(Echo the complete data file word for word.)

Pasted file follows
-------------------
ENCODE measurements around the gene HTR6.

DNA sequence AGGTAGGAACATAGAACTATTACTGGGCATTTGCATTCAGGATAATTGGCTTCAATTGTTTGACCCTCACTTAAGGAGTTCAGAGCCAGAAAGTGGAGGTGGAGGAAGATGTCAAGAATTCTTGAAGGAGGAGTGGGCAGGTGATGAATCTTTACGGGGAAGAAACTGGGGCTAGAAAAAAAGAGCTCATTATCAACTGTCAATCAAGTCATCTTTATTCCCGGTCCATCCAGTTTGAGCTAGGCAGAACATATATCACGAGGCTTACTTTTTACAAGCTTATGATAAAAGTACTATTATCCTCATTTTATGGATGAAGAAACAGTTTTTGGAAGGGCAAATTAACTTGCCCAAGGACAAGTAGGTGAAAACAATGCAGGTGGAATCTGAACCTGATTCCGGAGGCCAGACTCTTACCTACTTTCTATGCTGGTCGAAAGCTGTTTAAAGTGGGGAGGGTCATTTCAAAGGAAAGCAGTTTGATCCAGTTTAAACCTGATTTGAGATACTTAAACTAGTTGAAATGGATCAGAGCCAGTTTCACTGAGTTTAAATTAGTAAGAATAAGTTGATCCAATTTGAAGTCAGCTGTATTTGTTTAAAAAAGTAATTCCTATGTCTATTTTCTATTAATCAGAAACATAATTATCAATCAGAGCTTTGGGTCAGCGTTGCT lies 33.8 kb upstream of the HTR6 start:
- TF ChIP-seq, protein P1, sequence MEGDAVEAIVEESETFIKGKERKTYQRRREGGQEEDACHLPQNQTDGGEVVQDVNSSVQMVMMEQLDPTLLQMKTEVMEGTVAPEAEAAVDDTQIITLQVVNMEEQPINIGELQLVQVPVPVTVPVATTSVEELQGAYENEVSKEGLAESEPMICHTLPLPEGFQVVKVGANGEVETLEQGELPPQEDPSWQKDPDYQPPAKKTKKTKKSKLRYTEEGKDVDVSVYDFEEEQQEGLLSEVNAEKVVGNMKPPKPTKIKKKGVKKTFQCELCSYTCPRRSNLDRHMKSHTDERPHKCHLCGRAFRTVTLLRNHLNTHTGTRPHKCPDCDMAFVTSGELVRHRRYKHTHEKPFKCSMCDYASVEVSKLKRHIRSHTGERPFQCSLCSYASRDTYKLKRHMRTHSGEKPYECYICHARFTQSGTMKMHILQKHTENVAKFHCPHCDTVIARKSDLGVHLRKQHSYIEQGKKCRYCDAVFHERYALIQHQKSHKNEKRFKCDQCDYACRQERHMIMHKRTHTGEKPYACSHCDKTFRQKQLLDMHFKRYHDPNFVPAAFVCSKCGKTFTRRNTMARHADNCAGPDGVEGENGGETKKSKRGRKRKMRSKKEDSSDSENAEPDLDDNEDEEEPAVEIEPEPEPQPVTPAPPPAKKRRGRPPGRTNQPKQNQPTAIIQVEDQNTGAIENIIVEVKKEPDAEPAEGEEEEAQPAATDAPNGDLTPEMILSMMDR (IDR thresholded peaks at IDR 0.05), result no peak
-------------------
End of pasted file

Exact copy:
ENCODE measurements around the gene HTR6.

DNA sequence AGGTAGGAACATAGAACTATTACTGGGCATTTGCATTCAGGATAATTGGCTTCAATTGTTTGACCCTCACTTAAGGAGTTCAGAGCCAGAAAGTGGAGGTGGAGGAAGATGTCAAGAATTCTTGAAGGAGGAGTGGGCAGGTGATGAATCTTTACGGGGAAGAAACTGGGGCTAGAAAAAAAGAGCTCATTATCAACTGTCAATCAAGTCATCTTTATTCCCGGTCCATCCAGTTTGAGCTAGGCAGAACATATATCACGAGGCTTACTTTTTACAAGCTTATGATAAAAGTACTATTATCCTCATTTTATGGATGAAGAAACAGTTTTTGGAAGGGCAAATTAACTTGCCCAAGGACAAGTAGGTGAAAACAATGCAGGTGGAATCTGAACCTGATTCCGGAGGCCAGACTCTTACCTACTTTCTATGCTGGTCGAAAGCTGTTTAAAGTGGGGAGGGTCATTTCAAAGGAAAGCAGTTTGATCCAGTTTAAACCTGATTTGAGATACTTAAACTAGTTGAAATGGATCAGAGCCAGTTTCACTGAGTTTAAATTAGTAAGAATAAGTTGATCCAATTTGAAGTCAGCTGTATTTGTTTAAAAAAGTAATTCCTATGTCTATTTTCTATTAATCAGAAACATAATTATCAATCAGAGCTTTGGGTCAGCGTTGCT lies 33.8 kb upstream of the HTR6 start:
- TF ChIP-seq, protein P1, sequence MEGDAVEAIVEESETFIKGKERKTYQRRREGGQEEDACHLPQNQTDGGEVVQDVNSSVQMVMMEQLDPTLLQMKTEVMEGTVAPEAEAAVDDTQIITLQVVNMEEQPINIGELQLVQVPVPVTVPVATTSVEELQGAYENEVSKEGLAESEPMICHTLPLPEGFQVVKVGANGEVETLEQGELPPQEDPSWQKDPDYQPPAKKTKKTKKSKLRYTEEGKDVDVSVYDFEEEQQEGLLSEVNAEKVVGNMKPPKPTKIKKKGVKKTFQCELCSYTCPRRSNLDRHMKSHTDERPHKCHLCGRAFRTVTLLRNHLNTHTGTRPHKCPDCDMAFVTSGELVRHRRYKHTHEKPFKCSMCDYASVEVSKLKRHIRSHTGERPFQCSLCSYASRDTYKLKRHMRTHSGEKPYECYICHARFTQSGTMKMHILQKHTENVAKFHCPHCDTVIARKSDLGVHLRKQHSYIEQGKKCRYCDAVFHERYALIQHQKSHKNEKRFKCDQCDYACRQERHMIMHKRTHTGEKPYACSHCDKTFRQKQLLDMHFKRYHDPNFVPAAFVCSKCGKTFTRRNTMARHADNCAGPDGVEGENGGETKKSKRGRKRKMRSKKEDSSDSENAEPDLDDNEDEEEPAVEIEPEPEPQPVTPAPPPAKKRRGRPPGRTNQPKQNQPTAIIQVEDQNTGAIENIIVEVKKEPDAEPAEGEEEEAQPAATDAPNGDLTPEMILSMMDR (IDR thresholded peaks at IDR 0.05), result no peak